“United and Liverpool were driving forces behind the failed European Super League, which would have seen spending on transfer fees and wages capped at a certain percentage of revenue to ‘level the playing field’ with clubs boasting unlimited resources. The ESL was also a guarantee of ballooning income, while in its absence, a sale is viewed as the best way to maximise the return on investment.
“United have the added concern of interest rate risk to consider, as well as fan protests and overwhelming unhappiness at their ownership.
“The clubs are also factoring in the bleak global economic forecasts for the next few years.”
Kieran Maguire: “I don’t think Ronaldo’s departure will affect things as much as people are claiming. If you look at the most recent Manchester United accounts, the value of merchandise sales actually dropped in 2021/2022, compared to the previous season – despite Ronaldo being there.
“So, I expect the anticipated bump didn’t materialise, and therefore it’s probably best in interest of all parties that he does move on.”
How much could they be sold for?
Kieran Maguire: “We must be careful about the Chelsea price because the government only received £2.5bn, the other element of the price is a commitment to spend money over the course of the next 10 years.
“But if you compare the relative size of the profitability and revenue generated at Manchester United to Chelsea, I think a figure between £4bn and £4.5bn is appropriate, and if there’s a lot of interest that will drive up the price.
“Manchester United is a unique asset, it’s a global brand, so £5bn is not impossible, but that would be very much at the top end.”
Melissa Reddy: “As England’s two premier sporting institutions, United and Liverpool believe they will command more suitors and a higher starting price point than the Stamford Bridge side. Both clubs discussed courting new investment over the summer, with each pulling together a presentation deck to entice parties keen on a full sale.”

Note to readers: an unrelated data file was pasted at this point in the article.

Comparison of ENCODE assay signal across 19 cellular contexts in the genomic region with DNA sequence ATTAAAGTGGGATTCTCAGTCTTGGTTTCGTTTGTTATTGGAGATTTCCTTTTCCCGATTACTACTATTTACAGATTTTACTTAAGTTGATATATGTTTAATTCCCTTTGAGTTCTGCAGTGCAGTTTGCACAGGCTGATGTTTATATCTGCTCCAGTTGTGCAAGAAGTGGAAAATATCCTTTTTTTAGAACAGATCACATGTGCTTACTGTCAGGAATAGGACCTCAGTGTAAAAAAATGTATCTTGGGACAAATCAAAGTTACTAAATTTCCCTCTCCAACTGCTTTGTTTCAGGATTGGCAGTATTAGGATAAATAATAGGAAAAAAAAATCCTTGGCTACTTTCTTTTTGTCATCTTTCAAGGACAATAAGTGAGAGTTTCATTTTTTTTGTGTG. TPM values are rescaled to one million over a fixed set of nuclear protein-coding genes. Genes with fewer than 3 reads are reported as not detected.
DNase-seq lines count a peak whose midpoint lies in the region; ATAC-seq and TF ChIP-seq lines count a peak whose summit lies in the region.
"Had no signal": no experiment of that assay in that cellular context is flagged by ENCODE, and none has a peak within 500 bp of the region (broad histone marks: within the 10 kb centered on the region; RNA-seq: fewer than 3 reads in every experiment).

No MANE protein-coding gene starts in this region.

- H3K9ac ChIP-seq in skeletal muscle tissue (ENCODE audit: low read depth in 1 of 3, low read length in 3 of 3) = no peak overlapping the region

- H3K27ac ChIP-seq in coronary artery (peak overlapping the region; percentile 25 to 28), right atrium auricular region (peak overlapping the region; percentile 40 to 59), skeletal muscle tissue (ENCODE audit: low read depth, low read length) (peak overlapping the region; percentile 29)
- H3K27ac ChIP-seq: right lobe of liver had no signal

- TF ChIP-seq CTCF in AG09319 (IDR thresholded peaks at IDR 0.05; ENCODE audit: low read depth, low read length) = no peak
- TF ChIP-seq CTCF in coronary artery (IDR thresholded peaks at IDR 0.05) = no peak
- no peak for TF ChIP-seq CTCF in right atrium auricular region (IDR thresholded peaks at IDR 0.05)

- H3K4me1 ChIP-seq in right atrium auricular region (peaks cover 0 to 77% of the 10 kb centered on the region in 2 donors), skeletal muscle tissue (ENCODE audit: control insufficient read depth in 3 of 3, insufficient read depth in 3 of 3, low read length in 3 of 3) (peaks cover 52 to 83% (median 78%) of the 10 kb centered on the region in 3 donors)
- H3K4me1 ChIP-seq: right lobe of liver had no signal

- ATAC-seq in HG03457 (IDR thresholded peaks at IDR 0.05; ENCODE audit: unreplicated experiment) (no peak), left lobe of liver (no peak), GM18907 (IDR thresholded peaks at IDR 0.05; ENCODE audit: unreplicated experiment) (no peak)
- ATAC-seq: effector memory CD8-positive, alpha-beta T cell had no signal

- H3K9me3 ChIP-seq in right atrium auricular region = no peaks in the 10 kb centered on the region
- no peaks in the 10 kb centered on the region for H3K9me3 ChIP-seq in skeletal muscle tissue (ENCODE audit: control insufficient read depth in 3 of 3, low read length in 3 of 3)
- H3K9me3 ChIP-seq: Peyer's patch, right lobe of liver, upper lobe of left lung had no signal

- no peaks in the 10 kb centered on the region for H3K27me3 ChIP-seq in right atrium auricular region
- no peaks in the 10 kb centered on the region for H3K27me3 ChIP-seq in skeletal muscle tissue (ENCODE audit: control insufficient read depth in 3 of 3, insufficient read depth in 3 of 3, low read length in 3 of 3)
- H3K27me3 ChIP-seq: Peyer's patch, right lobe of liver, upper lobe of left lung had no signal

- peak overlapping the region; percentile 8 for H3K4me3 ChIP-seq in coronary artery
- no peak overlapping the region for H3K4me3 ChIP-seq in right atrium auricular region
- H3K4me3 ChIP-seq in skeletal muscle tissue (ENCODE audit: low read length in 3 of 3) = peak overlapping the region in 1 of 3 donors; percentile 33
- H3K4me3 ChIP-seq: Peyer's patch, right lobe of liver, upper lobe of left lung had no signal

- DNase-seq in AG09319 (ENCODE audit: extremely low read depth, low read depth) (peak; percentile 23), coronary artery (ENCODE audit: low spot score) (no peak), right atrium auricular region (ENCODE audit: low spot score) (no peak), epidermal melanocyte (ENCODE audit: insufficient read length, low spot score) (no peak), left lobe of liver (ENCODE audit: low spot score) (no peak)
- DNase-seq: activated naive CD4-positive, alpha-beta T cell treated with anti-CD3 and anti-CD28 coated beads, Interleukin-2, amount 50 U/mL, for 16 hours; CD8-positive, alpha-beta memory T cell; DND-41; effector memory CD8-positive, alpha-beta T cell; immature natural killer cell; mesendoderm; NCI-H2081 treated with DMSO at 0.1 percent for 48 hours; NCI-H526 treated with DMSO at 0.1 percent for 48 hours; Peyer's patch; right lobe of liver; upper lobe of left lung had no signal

Who could buy them?
Melissa Reddy: “United’s financial advisors are the Raine Group – they were overseeing the potential bidders for Chelsea. They have a lot of interest on file of very rich people who want to invest in a football club.
“For Liverpool, they are being advised by Goldman Sachs, who helped Clearlake Capital that are part of the consortium which bought into Chelsea. With both teams bringing in people who were so heavily involved in that process it tells us a lot.
“The big thing is making sure, if they are on the market, that they end up in the right hands.”
Kieran Maguire: “We saw over 200 parties interested in Chelsea, and that was a distressed company at the time.
“Chelsea are a big club, Manchester United are a bigger club – there’s no doubt about that. So, I think we will see interest from the USA first, lots of private equity companies feel that football – and the Premier League, in particular – are undervalued.
“Secondly, if we have a successful World Cup in the Middle East, while we already have interest in football from Abu Dhabi, Qatar and Saudi Arabia, there are other Middle Eastern areas for potential investors who might decide, on the back of Qatar and success of other Middle East owners, that they might be interested in acquiring Manchester United as well.”
Could Sir Jim Ratcliffe be interested?
Kieran Maguire: “Sir Jim is the richest man in the country. He’s from Manchester, he used to go to Old Trafford when he was a kid. In terms of creating a legacy back in his hometown, this would be a very romantic coming together of minds.
“Sir Jim is a very successful person because he knows the value of a business. He’s already invested in French football and other sports as well. He won’t overpay, but, at the same time, he would be interested in what the current owners are looking for, in terms of price, and, if that’s appropriate, there’s no reason why he wouldn’t throw his hat into the ring.”